June 23, 2011
WHO Prequalification is a "Crucial Step" to Getting Vaccine to Those Who Need it Most
In a major advancement towards universal access for typhoid vaccines, the World Health Organization (WHO) has granted prequalification for Typhim Vi®, a typhoid Vi polysaccharide vaccine produced by Sanofi Pasteur, the vaccines division of Sanofi.
This is the first typhoid vaccine to be prequalified by the WHO, allowing UNICEF, other UN agencies and the Pan American Health Organization Revolving Fund to procure the vaccine. WHO prequalification is also a prerequisite for GAVI Alliance support.
With at least 200,000 deaths occurring worldwide from typhoid fever each year, and a further 16-33 million people falling ill, use of typhoid vaccines can contribute to achieving the United Nations Millennium Development Goals.
“The use of WHO prequalified typhoid vaccines in appropriate populations of high burden countries is a priority for South Asia, where much of the disease burden is in children under 5,” said Dr. Zulfiqar Bhutta, Head of the Maternal and Child Health Division at the Aga Khan University in Karachi, Pakistan.
The burden of typhoid fever is highest among children living in poverty. In populations where the basic rights of access to safe water and basic sanitation have yet to be addressed, the use of typhoid vaccines can help reduce this gap in equity and social justice.
Dr. Shyam Raj Upreti, Director of the Child Health Division of the Department of Health Services, Ministry of Health and Population of Nepal, said, “WHO prequalification of a typhoid vaccine will accelerate the availability of this vaccine for children in Nepal and throughout Asia, where the burden of typhoid fever is highest.”
Typhoid vaccines have been given an “immediate” implementation priority by a WHO South East Asia Regional Office (SEARO) Vaccine Prioritization Workshop. The use of typhoid vaccines in high risk groups is recommended by the WHO. Typhoid vaccines are also prioritized but not yet funded by the GAVI Alliance.
“Vaccines are the best hope for preventing deaths and illness from typhoid fever,” said Christopher Nelson, PhD MPH, Director of the Coalition Against Typhoid Secretariat at the Sabin Vaccine Institute. “Now, suppliers, international agencies, funders, and local governments must assure that these vaccines reach the children who need them most.”
About typhoid fever:
Typhoid fever is a serious bacterial infection caused by the enteric pathogen Salmonella enterica serovar Typhi (S. Typhi). S. Typhi is spread through water or food contaminated with human waste. Although largely an endemic disease, S. Typhi has epidemic potential. Symptoms usually develop 1–3 weeks after exposure, and may be mild or severe. They include high fever, malaise, headache, constipation or diarrhoea, rose-coloured spots on the chest, and enlarged spleen and liver. Severe typhoid cases can result in intestinal perforation and death. Typhoid fever can be treated with antibiotics. However, resistance to common antibiotics is widespread. Without appropriate antibiotic therapy, typhoid case fatality rates can reach 30%. The widespread and increasing prevalence of antibiotic resistant typhoid increases the urgency for vaccine introduction. A healthy carrier state may follow acute illness. Healthy carriers should be excluded from handling food. For more information please visit http://www.who.int/topics/typhoid_fever/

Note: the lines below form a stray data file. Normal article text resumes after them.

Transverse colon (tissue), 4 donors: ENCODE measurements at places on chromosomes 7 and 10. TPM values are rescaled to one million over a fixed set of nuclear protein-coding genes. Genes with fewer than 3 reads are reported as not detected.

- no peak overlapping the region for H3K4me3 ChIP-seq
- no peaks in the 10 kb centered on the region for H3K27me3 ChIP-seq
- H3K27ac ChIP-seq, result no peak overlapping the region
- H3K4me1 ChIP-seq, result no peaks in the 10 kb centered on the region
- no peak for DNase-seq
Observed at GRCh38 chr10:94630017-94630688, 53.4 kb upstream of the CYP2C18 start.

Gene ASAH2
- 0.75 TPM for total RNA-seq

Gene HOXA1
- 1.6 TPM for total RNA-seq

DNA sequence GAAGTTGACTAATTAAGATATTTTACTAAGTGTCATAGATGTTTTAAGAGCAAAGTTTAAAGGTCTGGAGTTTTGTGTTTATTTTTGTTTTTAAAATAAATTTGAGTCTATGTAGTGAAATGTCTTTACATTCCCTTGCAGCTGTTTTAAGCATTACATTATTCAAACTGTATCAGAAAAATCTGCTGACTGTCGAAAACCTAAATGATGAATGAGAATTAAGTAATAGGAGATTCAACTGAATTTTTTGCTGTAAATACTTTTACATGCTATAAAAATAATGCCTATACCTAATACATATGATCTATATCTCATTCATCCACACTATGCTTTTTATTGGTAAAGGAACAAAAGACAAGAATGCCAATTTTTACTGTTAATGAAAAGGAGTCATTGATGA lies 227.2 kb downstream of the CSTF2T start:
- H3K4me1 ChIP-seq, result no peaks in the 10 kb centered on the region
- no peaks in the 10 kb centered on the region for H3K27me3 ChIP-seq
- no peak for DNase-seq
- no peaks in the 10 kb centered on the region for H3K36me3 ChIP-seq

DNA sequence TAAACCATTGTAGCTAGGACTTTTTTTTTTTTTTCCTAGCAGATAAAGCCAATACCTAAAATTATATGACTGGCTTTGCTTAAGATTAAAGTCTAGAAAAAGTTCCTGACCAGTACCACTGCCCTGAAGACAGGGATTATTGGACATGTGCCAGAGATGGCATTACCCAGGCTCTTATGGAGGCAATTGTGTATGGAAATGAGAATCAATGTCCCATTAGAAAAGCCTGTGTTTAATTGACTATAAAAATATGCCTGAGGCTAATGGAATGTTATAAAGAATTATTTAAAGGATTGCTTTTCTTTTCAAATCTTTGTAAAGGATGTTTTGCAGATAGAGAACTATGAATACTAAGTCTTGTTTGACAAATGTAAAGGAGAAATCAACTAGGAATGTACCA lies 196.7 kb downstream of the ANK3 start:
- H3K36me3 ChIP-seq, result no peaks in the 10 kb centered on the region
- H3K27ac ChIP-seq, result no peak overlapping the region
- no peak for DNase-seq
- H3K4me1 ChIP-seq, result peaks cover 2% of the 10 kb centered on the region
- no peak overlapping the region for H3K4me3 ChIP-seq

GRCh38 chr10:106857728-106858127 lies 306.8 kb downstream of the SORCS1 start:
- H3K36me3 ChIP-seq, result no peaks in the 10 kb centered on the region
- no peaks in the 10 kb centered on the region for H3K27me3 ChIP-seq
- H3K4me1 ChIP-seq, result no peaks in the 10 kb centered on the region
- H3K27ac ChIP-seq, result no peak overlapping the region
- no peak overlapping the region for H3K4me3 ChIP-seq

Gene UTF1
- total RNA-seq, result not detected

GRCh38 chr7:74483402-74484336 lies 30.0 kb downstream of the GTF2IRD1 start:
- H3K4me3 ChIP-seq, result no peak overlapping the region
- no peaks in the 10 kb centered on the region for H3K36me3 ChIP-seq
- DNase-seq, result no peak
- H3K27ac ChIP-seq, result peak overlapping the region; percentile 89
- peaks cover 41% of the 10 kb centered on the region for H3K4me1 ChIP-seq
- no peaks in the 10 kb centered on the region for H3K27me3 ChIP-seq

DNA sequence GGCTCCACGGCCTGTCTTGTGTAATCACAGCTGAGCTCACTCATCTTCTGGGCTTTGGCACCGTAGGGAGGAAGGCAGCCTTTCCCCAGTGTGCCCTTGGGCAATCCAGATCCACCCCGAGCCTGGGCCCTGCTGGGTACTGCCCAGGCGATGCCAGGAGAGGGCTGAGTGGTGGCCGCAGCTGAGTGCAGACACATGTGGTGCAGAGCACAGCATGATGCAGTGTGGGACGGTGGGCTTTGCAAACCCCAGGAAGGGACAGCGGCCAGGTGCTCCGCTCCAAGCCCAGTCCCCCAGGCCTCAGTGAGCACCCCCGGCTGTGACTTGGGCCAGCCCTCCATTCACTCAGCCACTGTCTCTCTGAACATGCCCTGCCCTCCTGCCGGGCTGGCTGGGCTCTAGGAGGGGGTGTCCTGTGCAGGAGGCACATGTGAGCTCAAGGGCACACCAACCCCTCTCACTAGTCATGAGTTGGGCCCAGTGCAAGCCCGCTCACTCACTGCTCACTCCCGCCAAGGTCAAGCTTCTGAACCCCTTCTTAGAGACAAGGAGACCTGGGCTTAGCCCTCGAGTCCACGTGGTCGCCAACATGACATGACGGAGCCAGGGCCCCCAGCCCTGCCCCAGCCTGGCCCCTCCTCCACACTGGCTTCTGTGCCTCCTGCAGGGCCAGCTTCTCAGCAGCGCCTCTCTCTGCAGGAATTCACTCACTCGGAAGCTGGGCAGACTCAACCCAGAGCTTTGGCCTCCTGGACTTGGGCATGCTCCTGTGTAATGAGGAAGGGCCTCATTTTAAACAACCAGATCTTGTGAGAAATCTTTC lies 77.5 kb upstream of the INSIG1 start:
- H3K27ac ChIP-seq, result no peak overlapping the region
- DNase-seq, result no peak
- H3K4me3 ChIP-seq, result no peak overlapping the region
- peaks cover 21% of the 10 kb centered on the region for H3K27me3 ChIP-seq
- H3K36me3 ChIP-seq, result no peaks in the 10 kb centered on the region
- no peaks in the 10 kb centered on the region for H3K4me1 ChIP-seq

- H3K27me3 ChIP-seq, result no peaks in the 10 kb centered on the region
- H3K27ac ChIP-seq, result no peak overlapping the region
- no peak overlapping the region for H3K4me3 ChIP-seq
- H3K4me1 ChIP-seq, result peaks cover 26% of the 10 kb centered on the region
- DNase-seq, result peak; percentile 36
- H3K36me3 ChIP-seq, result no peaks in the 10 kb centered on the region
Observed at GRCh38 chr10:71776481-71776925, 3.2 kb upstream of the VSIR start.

About WHO prequalified vaccines:
About GAVI Alliance New and Underused Vaccines Support:
About the United Nations Millennium Development Goals:
About Sanofi Pasteur:
About the Coalition Against Typhoid:
The Coalition Against Typhoid is a global forum of scientists and immunization experts that works to save lives and reduce suffering by advancing typhoid vaccination in endemic countries. The Coalition, whose secretariat is housed at the Sabin Vaccine Institute, fosters collaboration at the global, regional, and national levels to expand access to safe, effective, and affordable typhoid vaccines and deliver life-saving protection to children at risk. For more information please visit http://www.sabin.org/advocacy-education/coalition-against-typhoid
About Sabin Vaccine Institute
Sabin Vaccine Institute is a non-profit, 501(c)(3) organization of scientists, researchers, and advocates dedicated to reducing needless human suffering caused by vaccine preventable and neglected tropical diseases. Sabin works with governments, leading public and private organizations, and academic institutions to provide solutions for some of the world’s most pervasive health challenges. Since its founding in 1993 in honor of the oral polio vaccine developer, Dr. Albert B. Sabin, the Institute has been at the forefront of efforts to control, treat, and eliminate vaccine preventable and neglected tropical diseases by developing new vaccines, advocating use of existing vaccines, and promoting increased access to affordable medical treatments. For more information, please visit www.sabin.org.
Contact: Richard Hatzfeld, +1-202-294-4637, Richard.firstname.lastname@example.org